Concerns about Moving to an Electronic System

    Beyond inertia, several concerns have been expressed about moving to a purely electronic system for serial publication. Harnad lists five issues that encompass many of the major concerns that are commonly voiced.7 I have added a sixth issue that is also often presented.

  1. With constantly changing digital formats and the rapid proliferation and demise of electronic journals, important scientific material might not be preserved.
  2. For reading extended amounts of text, paper is much more convenient than computer screens.
  3. It will be difficult to maintain the rigorous quality control provided by peer-review and limited acceptance rates in the prestigious traditional journals.
  4. The credit, recognition and advancement (academic credit) provided by publishing in prestigious journals would not be available in electronic journals.
  5. Electronic media will facilitate and encourage plagiarism.
  6. People in remote areas and in developing countries will not have access to electronic publication.

    The first concern is a real but solvable technical issue that will require one or more essentially permanent institutions with adequate resources to insure that the body of information in electronic journals is preserved and readily available to researchers. Research libraries have traditionally fulfilled the archival role for paper journals but at a very high cost.4 Though they are currently not structured to do this, it is conceivable that research libraries could fill this role for electronic journals at a significant cost saving. A centralized model such as the one proposed by the NIH, which at the moment is being called "PubMed Central", may make more sense and probably would be more efficient. It is also likely that "mirror" sites would supplement such an archive providing redundancy at multiple locations helping ensure the safety and responsiveness of the system.

    The second concern in my view is a non-issue. Today all journals are electronic at some point. Traditional journals are just converted to a paper format prior to distribution. From a logistical standpoint this does not make much sense. High-resolution monitors are inexpensive and readily available. They are perfectly adequate for manipulating electronic media, skimming abstracts and locating manuscripts for further review. When a manuscript is located for full review, it is true that most people would rather read it on paper. Inexpensive high resolution printers that can print five to eight pages a minute are currently available for as little as $100 (US) in the USA and are often bundled with the purchase of a computer. Access to convenient high-quality printing is generally not an issue. It is simply a matter of printing off the material one wants to read and only the material one wants to read at the point in the space-time continuum that one wants to read it.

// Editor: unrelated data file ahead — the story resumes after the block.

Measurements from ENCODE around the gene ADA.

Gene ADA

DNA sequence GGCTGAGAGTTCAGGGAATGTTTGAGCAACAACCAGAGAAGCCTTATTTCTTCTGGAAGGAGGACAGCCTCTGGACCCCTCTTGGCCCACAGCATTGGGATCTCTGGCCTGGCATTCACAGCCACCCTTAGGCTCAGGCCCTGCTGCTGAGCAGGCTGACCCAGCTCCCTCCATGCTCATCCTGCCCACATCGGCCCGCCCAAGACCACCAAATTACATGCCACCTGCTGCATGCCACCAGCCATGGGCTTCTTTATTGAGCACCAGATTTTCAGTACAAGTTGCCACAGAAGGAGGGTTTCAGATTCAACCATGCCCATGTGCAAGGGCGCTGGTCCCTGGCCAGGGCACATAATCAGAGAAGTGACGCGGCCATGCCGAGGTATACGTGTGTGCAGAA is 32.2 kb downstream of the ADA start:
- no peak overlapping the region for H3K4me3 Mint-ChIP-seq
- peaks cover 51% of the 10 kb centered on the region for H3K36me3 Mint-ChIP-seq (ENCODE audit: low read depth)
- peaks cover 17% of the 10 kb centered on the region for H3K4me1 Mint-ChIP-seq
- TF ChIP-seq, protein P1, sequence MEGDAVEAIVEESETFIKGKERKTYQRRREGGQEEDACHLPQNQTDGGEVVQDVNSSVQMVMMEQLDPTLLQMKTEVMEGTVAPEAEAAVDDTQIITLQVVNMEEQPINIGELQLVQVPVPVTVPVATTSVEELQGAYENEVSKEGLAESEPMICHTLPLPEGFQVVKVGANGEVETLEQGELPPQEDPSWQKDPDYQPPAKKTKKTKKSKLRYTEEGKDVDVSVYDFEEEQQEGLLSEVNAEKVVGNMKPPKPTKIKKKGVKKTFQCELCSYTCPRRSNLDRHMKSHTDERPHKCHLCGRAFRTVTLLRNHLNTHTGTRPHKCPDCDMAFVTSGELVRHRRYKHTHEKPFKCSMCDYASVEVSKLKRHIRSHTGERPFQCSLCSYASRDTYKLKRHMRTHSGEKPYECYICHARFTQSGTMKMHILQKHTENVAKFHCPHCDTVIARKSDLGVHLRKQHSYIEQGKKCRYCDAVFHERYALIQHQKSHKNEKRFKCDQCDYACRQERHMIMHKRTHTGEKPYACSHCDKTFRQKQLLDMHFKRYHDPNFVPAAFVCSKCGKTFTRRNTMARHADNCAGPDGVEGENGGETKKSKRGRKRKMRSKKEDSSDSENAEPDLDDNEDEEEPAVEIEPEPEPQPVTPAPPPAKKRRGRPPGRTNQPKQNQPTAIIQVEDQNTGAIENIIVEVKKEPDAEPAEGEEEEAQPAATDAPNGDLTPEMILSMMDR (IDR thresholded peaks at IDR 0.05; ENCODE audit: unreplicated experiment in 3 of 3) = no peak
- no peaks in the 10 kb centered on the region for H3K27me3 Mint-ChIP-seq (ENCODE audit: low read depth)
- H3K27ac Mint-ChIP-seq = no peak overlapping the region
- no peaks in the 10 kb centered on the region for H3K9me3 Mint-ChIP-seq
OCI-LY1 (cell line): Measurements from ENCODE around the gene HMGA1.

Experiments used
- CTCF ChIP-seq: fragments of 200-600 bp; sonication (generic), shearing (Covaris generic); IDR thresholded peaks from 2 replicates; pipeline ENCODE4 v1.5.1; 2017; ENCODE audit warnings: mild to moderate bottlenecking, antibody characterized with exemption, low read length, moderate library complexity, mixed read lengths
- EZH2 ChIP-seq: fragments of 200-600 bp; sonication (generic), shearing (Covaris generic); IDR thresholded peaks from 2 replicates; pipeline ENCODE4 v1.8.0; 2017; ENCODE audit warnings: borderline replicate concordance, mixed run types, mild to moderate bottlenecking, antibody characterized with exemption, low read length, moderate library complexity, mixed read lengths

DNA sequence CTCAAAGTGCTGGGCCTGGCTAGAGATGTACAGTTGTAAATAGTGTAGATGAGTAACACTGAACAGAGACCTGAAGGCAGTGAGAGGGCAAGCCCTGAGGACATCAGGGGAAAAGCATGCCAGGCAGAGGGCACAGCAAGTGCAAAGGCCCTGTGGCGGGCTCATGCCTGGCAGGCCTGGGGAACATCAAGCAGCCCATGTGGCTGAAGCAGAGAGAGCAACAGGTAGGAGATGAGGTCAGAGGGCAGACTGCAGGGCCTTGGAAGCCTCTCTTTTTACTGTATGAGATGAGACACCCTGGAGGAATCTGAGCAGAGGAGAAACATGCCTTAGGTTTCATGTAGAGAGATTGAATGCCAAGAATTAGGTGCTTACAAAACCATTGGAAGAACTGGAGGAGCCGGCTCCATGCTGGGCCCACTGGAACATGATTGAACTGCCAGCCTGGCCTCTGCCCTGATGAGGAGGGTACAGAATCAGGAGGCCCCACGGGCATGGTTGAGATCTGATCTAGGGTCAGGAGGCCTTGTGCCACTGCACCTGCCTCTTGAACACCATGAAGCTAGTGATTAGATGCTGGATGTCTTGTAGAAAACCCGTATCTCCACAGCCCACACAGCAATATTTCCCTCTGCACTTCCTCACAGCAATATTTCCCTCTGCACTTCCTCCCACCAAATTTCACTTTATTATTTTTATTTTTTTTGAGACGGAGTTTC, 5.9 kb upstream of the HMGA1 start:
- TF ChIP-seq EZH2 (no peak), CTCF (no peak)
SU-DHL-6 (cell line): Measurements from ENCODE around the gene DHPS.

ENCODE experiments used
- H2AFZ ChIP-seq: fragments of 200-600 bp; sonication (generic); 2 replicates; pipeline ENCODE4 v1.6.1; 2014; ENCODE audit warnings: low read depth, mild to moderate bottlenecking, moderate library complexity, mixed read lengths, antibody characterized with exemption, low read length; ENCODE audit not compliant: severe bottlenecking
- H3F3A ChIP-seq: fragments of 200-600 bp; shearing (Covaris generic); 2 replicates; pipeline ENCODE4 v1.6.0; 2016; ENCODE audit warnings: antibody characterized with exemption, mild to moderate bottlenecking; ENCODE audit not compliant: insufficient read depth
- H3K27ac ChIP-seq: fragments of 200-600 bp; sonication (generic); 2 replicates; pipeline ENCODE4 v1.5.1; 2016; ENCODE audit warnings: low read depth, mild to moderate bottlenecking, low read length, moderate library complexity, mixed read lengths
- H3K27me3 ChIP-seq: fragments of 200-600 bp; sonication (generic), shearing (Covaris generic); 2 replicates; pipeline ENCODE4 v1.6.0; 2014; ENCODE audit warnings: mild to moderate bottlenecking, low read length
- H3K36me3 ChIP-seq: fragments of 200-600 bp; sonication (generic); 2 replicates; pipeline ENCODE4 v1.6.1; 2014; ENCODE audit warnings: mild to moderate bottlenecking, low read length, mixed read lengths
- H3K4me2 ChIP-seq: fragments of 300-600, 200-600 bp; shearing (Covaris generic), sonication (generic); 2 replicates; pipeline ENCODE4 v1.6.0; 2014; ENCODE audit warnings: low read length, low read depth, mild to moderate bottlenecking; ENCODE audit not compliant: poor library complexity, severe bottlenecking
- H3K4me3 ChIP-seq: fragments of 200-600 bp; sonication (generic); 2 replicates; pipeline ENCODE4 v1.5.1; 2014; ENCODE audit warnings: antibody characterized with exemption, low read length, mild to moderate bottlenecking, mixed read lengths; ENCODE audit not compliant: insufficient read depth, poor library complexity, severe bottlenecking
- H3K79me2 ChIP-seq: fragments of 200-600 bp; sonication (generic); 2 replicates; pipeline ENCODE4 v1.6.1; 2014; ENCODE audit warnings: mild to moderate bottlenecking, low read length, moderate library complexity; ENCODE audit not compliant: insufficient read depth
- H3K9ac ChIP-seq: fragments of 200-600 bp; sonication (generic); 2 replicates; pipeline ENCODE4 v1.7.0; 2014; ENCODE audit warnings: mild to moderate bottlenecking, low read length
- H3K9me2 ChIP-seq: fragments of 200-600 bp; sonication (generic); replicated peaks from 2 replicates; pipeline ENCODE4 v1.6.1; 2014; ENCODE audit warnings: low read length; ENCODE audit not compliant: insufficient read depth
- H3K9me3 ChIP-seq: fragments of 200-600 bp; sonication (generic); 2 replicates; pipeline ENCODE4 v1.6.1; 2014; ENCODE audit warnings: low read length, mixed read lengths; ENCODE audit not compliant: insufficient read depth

If one digs below the surface the third concern is spurious. Peer-review and a rigorous selection process are media-independent and can be as easily implemented in an electronic as paper form.7 The only real issue that differentiates between paper and purely electronic journals is the high per-page costs associated with producing and distributing paper journals. This conceivably can, and I suspect often does impact on publication decisions. In electronic journals it is possible to publish as much material as is available that meets whatever criteria the editor or editorial board chooses to set. With paper journals there is the artificial economic issue of publication costs.

    It is often stated or implied that publishers are a key or even required aspect of the peer-review process that ensures high quality publications.6,8,14 Frank Bloom, editor of Science has even gone as far to state in an editorial that scientists are incapable of producing "quality information" without the help of publishers.8 This chauvinistic assertion is not only insulting it is false. Publishers have traditionally organized and managed the review process but it is a "peer-review" process by definition. The process is conducted by other scientists and is generally done gratis for the publisher. The editors who assimilate reviews and make publication decisions are more often than not themselves scientists who perform the task as a service to their profession while receiving at best a small honorarium. The publishing company plays the limited role of funding the mechanics of the review and revision process. Even the cost and effort required for this role can be substantially reduced by conducting the review/revision process electronically.

    The notion electronic journals can not bestow "academic credit" is also spurious and linked to the issue above. As purely electronic journals develop that are as selective and rigorous as the top traditional journals the prestige of publishing in them will quickly follow. Presently electronic-only journals are burdened with a "chicken and egg" problem. Researchers are reluctant to publish their best research electronically due to the valid concern of not getting appropriate credit. At the same time the research community will not bestow significant academic credit to electronic publications until it perceives that high quality material is being published in purely electronic journals. As a significant number of high quality manuscripts begin appearing in purely electronic journals, this perception will begin to erode. Eventually attitudes will change but it is likely to be a slow process since careers are at stake. A system like PubMed Central sanctioned by the NIH is likely to speed the process of "legitimizing" electronic publication. In my view legitimizing electronic publication is likely to be PubMed Central’s greatest contribution to science.

    The issue of plagiarism is simply a non-issue. Plagiarism is plagiarism whether the media is digital or paper. Electronic format only serves to make it slightly more convenient to commit. In either electronic or paper form plagiarism constitutes scientific misconduct. With search engines and electronic archiving a seamless component of electronic publishing, if anything, electronic publication will make plagiarism all the easier to detect and document. I suspect this will be far more of a disincentive than the slight incentive of convenience.